Monday, October 24, 2011

Performance Improvement Tip of the Day: SMART Goals

Setting up a successful initiative starts with creating a SMART goal.

SMART stands for Specific, Measurable, Attainable, Realistic, and Timely.

I star
t first with Timely to ensure that the initiative you are picking is going to be of interest to others in the organization at the current time.
  • Timeliness results in interest, which in turn leads to support, which ensures that you will have backing to resolve difficult issues when they arise.

Next identify something Specific about the initiative that you would like to achieve.
  • Instead of the broad goal of “improve care of heart failure patients” it would bring more clarity to the team to say “improve accurate dissemination of discharge information to 95%”.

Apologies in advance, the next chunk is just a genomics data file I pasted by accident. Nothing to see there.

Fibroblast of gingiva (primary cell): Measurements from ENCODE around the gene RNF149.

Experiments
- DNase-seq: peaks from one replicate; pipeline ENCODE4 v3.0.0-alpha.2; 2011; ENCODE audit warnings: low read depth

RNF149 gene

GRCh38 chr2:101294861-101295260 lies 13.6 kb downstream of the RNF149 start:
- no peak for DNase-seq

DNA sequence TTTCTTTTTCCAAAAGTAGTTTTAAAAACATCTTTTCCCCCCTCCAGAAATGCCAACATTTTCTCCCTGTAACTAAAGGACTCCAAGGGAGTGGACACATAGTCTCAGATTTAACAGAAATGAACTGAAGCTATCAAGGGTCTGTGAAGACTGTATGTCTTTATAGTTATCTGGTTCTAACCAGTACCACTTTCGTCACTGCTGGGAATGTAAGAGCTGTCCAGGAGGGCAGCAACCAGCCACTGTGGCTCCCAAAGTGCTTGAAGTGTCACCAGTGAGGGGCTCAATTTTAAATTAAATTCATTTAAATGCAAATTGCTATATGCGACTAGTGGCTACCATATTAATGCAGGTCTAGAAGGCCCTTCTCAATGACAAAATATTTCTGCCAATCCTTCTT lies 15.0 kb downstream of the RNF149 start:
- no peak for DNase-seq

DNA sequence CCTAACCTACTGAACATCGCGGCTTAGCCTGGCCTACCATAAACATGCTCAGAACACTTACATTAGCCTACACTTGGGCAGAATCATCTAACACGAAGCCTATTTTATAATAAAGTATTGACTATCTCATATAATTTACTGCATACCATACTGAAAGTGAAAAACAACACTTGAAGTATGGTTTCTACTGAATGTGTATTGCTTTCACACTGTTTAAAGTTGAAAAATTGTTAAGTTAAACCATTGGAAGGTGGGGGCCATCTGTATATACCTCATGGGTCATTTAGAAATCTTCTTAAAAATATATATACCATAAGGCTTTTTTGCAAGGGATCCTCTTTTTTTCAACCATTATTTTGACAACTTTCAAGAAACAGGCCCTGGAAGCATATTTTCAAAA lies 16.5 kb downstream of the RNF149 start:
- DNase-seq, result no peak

• For clinical initiatives, it is helpful to pick a metric that has ample evidence in the literature to support its implementation. This helps to generate the buy-in required to make an initiative successful.
Ensure that your specific goal is measurable.
  • Success is unlikely unless you can measure where you start, where you end, and all waypoints in between.
  • Even subjective experiences can be measured through the use of surveys.
  • Auditing can be used as a technique to generate reasonable sample sizes when the entire population of study is too large.
Attainable and Realistic go hand-in-hand.
  • This is a time for a reality check. The goals need to stretch the limits for the team, but still need to be attainable within the scope of the institution’s resources, within a defined amount of time.
This tool is "simple", but it takes repetitive applications before you can really understand how it helps to drive performance. Practice makes perfect!

I want to thank my friends and colleagues Brian Stancampiano and Michael Hauser from the Quality Solutions Team at Sanofi Aventis for recently reminding me about the power of this tool.

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